She is interested in the interaction between child participation and child protection, wellbeing and resettlement of young newcomers, gender-based violence in work with young people, and much more. 

Emilia was born in Colombia and currently calls Montreal her home. She is currently writing her Master’s thesis at McGill University on research collaboration, exploring how community-based organisations contribute to migrant and refugee youth’s wellbeing and resettlement in Montreal, and hopes to complete her degree in Social and Cultural Psychiatry. Her work explores youth resilience and participation through a Children’s Rights framework.

When she is not climbing rocks or walking on a slackline, Emilia is caring for her seedlings and plants, teaching someone about food fermentation, sunbathing with friends in parks, or creating things with her hands.

She loves connecting with young people, listening to their stories and co-developing projects that have the potential to transform our society as well as the individuals involved. 

Mirre Beek

Mirre is a 28-year-old researcher and Youth Advisor for Refugees from The Netherlands. Growing up in the city of Amsterdam with people from 180 different ethnic origins, Mirre was troubled by phenomena such as Islamophobia, anti-Semitism, far right-extremism, and religious radicalisation. She was keen to understand these phenomena and combat polarization in society.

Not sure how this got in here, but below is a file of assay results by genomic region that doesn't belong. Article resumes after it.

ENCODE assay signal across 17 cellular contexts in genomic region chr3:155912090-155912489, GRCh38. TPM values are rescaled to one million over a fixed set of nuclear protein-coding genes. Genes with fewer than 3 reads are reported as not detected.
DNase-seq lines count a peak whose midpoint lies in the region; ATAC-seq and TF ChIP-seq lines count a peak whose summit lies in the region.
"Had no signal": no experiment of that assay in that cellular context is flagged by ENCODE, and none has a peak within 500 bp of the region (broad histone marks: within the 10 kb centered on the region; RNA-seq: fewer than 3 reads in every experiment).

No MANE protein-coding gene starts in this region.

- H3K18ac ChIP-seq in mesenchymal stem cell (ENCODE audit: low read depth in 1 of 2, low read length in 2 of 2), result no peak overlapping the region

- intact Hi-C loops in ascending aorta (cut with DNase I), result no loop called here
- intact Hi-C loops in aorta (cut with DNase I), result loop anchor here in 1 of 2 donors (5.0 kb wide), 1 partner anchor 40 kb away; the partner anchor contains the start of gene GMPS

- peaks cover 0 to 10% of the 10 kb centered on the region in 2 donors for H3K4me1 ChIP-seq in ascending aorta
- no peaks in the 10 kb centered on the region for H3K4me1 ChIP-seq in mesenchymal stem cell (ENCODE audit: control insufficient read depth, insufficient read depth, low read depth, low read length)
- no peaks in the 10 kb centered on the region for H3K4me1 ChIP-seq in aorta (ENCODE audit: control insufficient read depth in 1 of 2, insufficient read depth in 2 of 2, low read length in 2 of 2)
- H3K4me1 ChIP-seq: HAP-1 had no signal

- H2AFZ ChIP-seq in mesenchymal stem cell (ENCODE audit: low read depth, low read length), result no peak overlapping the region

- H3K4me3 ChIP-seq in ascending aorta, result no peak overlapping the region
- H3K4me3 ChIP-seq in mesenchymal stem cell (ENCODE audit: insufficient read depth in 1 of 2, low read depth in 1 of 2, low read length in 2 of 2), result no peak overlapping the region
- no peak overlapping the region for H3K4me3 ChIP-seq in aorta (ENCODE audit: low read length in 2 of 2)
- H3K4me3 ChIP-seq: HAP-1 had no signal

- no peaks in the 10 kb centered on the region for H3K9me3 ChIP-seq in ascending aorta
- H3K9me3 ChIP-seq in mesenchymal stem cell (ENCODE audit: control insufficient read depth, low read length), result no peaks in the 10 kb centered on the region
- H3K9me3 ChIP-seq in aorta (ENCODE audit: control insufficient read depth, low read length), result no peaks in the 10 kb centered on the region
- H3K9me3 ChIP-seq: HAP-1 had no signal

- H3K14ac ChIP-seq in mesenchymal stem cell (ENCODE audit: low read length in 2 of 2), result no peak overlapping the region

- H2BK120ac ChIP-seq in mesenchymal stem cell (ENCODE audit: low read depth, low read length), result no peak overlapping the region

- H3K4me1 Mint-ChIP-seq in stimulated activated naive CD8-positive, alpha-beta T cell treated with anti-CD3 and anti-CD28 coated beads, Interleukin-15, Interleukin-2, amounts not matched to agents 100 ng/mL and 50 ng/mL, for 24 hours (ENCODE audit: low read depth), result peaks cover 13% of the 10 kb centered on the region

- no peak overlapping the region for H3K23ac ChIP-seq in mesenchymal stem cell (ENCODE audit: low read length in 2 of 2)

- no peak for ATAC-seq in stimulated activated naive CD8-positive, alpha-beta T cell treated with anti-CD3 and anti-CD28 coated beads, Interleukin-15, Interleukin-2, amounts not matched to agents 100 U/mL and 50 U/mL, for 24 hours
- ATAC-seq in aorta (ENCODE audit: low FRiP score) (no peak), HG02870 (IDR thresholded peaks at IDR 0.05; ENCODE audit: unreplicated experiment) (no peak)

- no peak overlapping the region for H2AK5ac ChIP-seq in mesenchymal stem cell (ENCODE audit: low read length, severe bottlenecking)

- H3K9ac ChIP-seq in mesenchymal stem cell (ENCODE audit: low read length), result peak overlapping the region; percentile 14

Mirre graduated in 2016 from the research master Migration, Ethnic Relations, and Multiculturalism.

Last summer, she published her first research on religiosity and the integration of first-and second-generation Muslim migrants. In her professional career, Mirre worked on projects tackling children’s rights issues and discussing religious and sexual diversity in school.

During the refugee crisis in 2016-2017, she was a project leader for the housing of refugees. Whilst having Christian, Jewish, and non-religious family roots, Mirre is fascinated by the Arab culture.

She lived the last year-and-a-half in Morocco to commit to a full-time study in the Arabic language. Now she is back in Amsterdam and coaches 50 young refugees from countries such as Syria and Eritrea during the COVID-19 crisis.